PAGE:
L. Dan wore orange tights today, but no armor, since the rules required duelists to present naked torsos for probable bullets. Stonecypher faced the duelmaster. "I reckon this room is the only place a man really has free speech," he said. "You're deaf, and can't see good enough to read lips, and me or him will soon be dead.

"I don't believe in this duelin'. It gives a man who's wrong a chance to kill one who's right. A man shouldn't oughta have to die because he's right. Just like ever'thing else in this Manly Age. It's painful. That oughta be our motto, More Pain, just like in the Machine Age it was More Gadgets At Any Cost."

"Why don't you go on tevee?" Dan jeered. "She'll soon forget you, farmer."

Stonecypher's words rolled over the hobbyist. "I reckon the Manly Age came because a man started thinkin' he wasn't much of a man any more. He was just as fast as his car, and just as strong as his electric lawn mower. And a loud minority of the women was claimin' they could do anything a man could, and maybe better. So the men started playin' football in shorts and huntin' each other on game preserves, and the women went back to the kitchen and bedroom. Lots of things that went on undercover come out in the open. Cockfights, dogfights, coon-on-a-log, duels, stallion fights, bullfights.

"And people like you, L. Dan, went on livin'. You got no right to live. You don't do any useful work. The Earth is slowly starvin', and you take the grub out of some feller's mouth who might could help a little. That's why—"

"Time!" announced the duelmaster with his face close to a large clock on the wall. He opened the door. Two men carrying a body on a stretcher passed. The body had four bullet wounds in it.

Dan said, "That drivel gives me a real reason to kill you, farmer. I'll be good to her for a few days."

As prearranged, Dan took the right branch of the corridor and Stonecypher, the left. A hooded man gave Stonecypher the Magnum revolver and shut him into a space resembling a windowed closet with a door on either side. Stonecypher secured the revolver in the clip holster. His bony hands formed knotted fists.

The pen door slid back. Stonecypher stepped into a room thirty by ninety feet with three bullet-marred concrete walls and a fourth wall of bulletproof glass, behind which sat the ghoulish audience. Dan, crouched and with his pistol in the crook of his left elbow, advanced. His right hand fluttered an inch from the pistol butt.

Stonecypher, grotesque with thin chest exposed and overall bib wrapped around belt, waited. Two photoelectric robot machine guns followed each movement of the duelists. A buzzer sounded. Dan's index finger failed to reach the trigger, for a guardian machine gun removed the hobbyist's head in a short efficient burst. The noise of a loud buzzer punctuated the execution.

When the soundproof inner door of the closet opened, the hooded man, who had a pair of crossed pistols tattooed on the back of his right hand, said, "He was too anxious."

"Yeah," Stonecypher grunted.

The man watched Stonecypher pass out to the street. Stonecypher snapped up the bib of his overalls. An extremely rare bird, a robin, hopped from his path and continued a fruitless search for insects. Stonecypher walked down Watauga Street until the pavement vanished under the brownish-green water of Kings Lake.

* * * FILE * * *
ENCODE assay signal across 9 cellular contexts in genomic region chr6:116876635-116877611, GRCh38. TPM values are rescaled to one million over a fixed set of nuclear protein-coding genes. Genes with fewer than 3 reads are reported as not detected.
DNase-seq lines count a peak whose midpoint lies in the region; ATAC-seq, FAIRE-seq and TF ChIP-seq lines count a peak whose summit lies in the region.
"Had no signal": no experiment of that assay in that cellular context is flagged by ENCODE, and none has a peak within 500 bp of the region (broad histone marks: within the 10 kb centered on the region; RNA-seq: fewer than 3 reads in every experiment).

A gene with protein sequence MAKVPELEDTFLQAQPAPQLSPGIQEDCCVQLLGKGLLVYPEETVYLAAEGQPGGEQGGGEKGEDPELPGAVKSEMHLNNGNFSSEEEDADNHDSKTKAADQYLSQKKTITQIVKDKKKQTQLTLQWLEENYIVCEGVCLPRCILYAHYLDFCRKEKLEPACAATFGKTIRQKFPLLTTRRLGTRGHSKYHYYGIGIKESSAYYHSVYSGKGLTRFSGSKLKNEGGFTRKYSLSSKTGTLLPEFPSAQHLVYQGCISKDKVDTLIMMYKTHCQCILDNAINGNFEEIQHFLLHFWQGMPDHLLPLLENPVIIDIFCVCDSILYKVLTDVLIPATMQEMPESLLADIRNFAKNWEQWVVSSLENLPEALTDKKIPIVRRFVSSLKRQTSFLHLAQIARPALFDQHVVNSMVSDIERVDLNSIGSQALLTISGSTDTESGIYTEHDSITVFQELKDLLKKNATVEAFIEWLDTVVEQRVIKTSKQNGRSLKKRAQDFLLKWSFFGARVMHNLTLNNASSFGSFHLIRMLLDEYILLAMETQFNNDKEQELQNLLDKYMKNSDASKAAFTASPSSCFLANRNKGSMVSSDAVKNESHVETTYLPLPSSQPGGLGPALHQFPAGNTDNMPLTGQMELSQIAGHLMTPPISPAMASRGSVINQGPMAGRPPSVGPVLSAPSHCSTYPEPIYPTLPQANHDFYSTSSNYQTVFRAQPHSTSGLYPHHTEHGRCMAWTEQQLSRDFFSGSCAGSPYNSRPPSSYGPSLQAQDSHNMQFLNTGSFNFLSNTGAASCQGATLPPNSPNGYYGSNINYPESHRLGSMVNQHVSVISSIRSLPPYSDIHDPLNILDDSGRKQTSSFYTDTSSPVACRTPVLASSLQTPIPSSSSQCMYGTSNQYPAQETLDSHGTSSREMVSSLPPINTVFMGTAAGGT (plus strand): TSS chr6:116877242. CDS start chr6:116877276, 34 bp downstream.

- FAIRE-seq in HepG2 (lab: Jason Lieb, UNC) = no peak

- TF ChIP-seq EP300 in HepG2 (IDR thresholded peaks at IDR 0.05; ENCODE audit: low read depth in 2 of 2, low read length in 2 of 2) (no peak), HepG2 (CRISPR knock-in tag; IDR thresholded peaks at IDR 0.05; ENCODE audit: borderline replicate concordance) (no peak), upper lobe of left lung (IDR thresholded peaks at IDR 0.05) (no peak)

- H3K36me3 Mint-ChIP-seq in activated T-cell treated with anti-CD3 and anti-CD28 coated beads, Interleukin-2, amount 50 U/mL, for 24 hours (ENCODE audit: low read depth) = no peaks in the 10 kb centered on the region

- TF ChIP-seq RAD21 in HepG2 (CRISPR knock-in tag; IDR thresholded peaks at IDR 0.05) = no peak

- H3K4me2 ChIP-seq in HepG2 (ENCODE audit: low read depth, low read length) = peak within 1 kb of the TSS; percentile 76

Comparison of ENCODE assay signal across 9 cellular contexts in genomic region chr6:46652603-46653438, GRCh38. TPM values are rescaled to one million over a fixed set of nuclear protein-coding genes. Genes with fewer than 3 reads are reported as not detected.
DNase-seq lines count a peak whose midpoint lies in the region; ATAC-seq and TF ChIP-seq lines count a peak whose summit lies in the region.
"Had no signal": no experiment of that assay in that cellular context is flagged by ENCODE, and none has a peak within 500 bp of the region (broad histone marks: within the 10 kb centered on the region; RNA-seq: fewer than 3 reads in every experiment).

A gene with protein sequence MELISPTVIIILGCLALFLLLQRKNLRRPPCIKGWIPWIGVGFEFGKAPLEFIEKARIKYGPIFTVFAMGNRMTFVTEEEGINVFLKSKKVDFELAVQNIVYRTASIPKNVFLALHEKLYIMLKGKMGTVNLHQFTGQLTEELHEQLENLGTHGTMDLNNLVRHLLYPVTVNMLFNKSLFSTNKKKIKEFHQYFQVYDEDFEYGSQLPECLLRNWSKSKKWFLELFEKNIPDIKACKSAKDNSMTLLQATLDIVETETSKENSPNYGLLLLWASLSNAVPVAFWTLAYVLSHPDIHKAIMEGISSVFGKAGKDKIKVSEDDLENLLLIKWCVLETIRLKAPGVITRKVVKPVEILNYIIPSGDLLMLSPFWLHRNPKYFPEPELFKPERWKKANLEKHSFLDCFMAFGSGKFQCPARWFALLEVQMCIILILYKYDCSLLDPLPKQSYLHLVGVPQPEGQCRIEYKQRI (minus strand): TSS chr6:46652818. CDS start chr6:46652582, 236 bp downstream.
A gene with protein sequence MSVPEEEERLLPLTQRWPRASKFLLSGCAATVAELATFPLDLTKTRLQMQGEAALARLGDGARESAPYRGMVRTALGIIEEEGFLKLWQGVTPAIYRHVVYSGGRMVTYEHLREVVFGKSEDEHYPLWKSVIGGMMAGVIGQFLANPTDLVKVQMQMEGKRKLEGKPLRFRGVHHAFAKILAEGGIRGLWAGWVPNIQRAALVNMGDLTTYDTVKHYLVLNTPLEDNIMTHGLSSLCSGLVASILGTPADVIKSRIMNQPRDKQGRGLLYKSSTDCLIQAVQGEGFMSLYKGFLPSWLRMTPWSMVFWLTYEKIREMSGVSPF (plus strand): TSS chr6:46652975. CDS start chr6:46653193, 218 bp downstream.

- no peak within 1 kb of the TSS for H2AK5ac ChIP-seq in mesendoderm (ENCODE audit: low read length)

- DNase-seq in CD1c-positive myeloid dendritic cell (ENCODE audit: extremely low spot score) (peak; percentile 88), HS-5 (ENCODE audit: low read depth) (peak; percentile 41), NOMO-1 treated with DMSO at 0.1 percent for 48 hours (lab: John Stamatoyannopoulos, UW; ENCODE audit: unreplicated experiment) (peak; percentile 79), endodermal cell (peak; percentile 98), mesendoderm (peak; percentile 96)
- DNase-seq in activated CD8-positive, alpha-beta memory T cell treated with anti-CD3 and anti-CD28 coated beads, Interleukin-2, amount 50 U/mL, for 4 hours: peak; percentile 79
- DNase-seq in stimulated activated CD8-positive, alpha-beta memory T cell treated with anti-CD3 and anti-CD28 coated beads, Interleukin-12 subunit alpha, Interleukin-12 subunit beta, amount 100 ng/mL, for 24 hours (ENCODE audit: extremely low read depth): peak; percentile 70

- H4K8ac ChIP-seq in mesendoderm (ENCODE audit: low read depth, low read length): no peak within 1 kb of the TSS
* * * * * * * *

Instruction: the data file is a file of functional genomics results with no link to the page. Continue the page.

Catriona squealed when she saw him. Ignoring all Correct Procedures, she almost knocked him down and attempted to smother him. "Ah told you it just took practice!" she blubbered. "You did it, Stony!"

With muffled mumbles, Stonecypher managed to put her in the Tenite canoe. The few people along the quay, who had witnessed the illegal manner of their meeting, watched with shock, or with incredulity, or with guarded admiration. When they saw that Stonecypher's hand rested on a holstered revolver, they lost their curiosity.

Wading, Stonecypher shoved the canoe off and hopped aboard. As he took up the paddle, his hand trailed in the water and released the small buzzer that had made possible Catriona's best carnival act.

* * *

For July, the afternoon was cool. Blue-gray clouds drifted before larger dirty white masses. To the southwest opened the mile-wide mouth of Horse Creek; and, far beyond, the great blue pyramid of Chimney Top Mountain stood defiantly above Sevier Lake. The world seemed water broken only by partly submerged hills and mountains.

Stonecypher gazed across the Lake at Bays Mountain and at the five Cement Islands apparently floating against that backdrop. Softly, he said, "Some folks call the big one Martyrs Island. There's a marble pillar right in the middle. Nobody knows who put it there, and the Government never bothered to knock it down. I reckon the poison ivy's covered it by now, but I went and read the inscription, once, when I was a boy. It says:

 


'They moved me off the Powell River.
They covered my farm with water.
I bought me another near Beans Station.
The water covered it.
I was getting old, but I built at Galloway Mill.
When they flooded that, I gave up and lived in Kingsport.
I will not move again.'" 

 

The canoe bounded over the choppy water, one hundred feet above the silted streets of the flooded city of Kingsport. Stonecypher said, "The time I was there, you could still find a few copter-trooper helmets and old cankered shells. Couple of years back, a diver brought up two skulls off shore."

Catriona's eyes remained moist, but she smiled. Her teeth were beautiful. "It'll be all rahght, Stony. You can't change the wo'ld in one day. You did fine, and Moe will too."

"I told you to stay at the bullring," Stonecypher said.

"Ah couldn't watch that! And those puny, little, mousy women stare and talk about me, because theah's a little meat on mah cahcass. Oswell said Moe would be last, anyhow. Ah was so wo'ied about you, ah couldn't sit still."

Only a few boats, mainly those of piscatorial maniacs, were on the lake. Stonecypher glared at them and muttered, "I hope I did right by Moe. He wanted to fight. Maybe, Catriona, if I'd had you when I found out he could talk—not just mimic—I'd of raised him different. Maybe I shouldn't have shown him that bullfight movie, but I wondered what the only bull to see a bullfight from outside the ring thought about it.